Max Schachmann (Bora-Hansgrohe) lies second overall at the Volta ao Algarve heading into the decisive final weekend, level on time with race leader Remco Evenepoel (Deceuninck-QuickStep). But with the hilltop finish at Alto do Malhão and the final day time trial lying ahead, the German isn't putting pressure on himself to overhaul the young Belgian.
Instead, the race, his first of the season, has been all about getting back into rhythm. That's not to say the results so far – a close second place on Alto da Fóia – aren't encouraging.
"I don't really put a lot of pressure on myself because I came here just to get into the racing rhythm," Schachmann told Cyclingnews at the end of stage 3 in Tavira.
"The bigger goals are next month and in April, and I'm really happy about the stage result but it shouldn't cause a bigger pressure on my shoulders.
"I'll see how the legs feel on Malhão – hopefully they're similar to stage 2, and if that's the case then I'm going to try."
Schachmann was eventually pipped to the line by Evenepoel on the queen stage of the race on Fóia, having chased down the 20-year-old's late attack in the closing metres of the climb. He was the strongest of the men Evenepoel left behind 400 metres from the top, surging back but not quite making it past the Belgian.
"It was really close," Schachmann said. "My legs are feeling good. It's always a kind of surprise to see where you are after the winter, and I'm happy about my form and condition. It was a regular, normal off-season. I had a good preparation so far."
At this early stage last year Schachmann was taking on the UAE Tour where he eventually finished 13th overall, taking a seventh place on the summit finish at Jebel Jais along the way.
He would go on to enjoy a glittering spring, winning the GP Industria & Artigianato, a stage of the Volta a Catalunya, three at Itzulia Basque Country, and taking third at Liège-Bastogne-Liège after placing fifth at the Amstel Gold Race and La Flèche Wallonne.
It might be jumping the gun to extrapolate improved February performances into an April improvement but Schachmann said that the signs are encouraging, adding that he hopes he has grown stronger as a rider since last season, the best so far of his three-year pro career.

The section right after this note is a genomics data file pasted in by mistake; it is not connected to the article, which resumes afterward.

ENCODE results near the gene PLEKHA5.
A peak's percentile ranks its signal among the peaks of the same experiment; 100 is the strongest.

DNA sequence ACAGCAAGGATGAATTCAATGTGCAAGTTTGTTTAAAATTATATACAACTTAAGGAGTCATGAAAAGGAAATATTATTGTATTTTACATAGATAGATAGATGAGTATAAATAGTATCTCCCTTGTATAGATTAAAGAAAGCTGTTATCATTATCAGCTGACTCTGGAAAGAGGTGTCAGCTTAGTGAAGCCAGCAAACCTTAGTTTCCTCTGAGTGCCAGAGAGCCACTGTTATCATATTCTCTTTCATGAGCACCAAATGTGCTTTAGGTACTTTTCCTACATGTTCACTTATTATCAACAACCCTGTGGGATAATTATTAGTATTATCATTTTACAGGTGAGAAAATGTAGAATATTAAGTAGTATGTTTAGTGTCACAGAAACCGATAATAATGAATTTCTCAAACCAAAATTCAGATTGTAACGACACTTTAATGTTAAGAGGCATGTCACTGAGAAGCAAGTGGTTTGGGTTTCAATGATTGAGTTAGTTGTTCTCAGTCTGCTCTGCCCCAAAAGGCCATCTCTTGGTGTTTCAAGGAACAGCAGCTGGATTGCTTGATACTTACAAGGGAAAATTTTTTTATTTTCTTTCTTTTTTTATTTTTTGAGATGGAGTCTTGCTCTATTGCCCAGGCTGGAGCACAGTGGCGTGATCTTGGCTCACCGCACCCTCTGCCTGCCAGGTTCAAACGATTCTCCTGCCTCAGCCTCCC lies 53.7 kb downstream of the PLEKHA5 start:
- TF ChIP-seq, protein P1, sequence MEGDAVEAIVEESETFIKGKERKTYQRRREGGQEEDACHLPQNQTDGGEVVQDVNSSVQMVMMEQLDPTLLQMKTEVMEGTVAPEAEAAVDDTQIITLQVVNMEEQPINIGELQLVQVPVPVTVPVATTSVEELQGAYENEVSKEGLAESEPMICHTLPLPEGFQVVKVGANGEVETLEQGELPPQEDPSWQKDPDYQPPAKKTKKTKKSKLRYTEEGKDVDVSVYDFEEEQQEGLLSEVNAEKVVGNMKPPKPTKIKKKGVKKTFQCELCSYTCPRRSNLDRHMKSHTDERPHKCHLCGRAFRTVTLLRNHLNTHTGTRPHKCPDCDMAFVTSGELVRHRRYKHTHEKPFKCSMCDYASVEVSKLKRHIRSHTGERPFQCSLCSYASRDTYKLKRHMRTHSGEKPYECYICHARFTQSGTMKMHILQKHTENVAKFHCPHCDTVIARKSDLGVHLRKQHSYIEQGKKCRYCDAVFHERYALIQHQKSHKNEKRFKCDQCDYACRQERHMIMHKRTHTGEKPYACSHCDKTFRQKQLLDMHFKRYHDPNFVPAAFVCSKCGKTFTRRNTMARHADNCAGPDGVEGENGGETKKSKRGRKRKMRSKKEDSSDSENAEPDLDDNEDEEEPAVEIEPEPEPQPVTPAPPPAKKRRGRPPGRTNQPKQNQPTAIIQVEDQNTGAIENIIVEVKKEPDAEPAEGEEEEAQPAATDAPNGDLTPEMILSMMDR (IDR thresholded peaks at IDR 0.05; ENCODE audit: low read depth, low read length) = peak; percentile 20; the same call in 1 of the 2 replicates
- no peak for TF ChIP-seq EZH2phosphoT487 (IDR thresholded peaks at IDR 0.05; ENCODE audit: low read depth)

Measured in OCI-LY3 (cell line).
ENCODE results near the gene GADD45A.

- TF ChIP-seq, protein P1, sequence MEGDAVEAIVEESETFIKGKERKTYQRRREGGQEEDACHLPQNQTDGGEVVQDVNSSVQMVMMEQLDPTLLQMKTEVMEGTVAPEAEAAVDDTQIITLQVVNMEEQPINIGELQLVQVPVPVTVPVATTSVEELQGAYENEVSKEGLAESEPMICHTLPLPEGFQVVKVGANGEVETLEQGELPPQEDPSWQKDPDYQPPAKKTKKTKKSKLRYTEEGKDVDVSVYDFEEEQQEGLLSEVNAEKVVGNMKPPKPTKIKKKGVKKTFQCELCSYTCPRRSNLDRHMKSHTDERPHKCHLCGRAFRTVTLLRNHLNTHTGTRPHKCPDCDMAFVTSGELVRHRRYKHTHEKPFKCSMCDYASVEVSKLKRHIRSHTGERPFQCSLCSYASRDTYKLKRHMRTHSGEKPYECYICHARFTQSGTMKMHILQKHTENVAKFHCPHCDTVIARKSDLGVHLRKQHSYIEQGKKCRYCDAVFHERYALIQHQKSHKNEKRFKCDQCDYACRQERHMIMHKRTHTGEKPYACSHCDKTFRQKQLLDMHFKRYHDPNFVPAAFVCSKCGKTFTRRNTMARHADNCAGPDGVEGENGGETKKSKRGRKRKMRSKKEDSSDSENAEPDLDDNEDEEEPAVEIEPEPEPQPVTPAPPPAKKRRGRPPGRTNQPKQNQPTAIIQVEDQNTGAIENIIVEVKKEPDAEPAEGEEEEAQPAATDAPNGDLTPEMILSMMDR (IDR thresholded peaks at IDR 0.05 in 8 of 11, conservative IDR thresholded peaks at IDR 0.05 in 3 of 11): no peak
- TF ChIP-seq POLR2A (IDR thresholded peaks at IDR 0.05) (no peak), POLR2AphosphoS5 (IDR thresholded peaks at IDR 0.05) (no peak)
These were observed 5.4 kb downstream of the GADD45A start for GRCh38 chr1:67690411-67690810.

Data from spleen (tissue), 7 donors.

"I feel a little bit better this year at this time," he said. "Last year, during the UAE Tour, I got better day-by-day, but now I'm already quite good on the second day. That's a good sign, I hope. Like I said, I'm really happy about everything right now.
"I hope I've improved. That's always the goal. We're going to see in the next two, three, four months."
In order to arrive at the Ardennes in peak form, Schachmann's spring schedule has been tweaked compared to 2019. March will see him take on Strade Bianche, Tirreno-Adriatico and Catalunya, while Amstel Gold Race is out – part of a plan to stay fresh for a return to the Giro d'Italia, where he won a stage on his debut in 2018.
"I can't start in Amstel because it's too much. I'll do the Classics and then the Giro – that's a goal as well. At the moment, my focus is to win stages. I'll prepare myself as best as possible and we'll see how it goes in Italy.
"I saw that there are many options to do that. We have hard mountain stages, there are possibilities through breakaways and also three time trials. Plus, there are short kickers at the end of some stages, so there are a few options at the Giro."
Daniel joined Cyclingnews as staff writer in August 2019 after working as a freelance journalist for seven years, including time spent working for Cyclingnews and sister magazine, Procycling.
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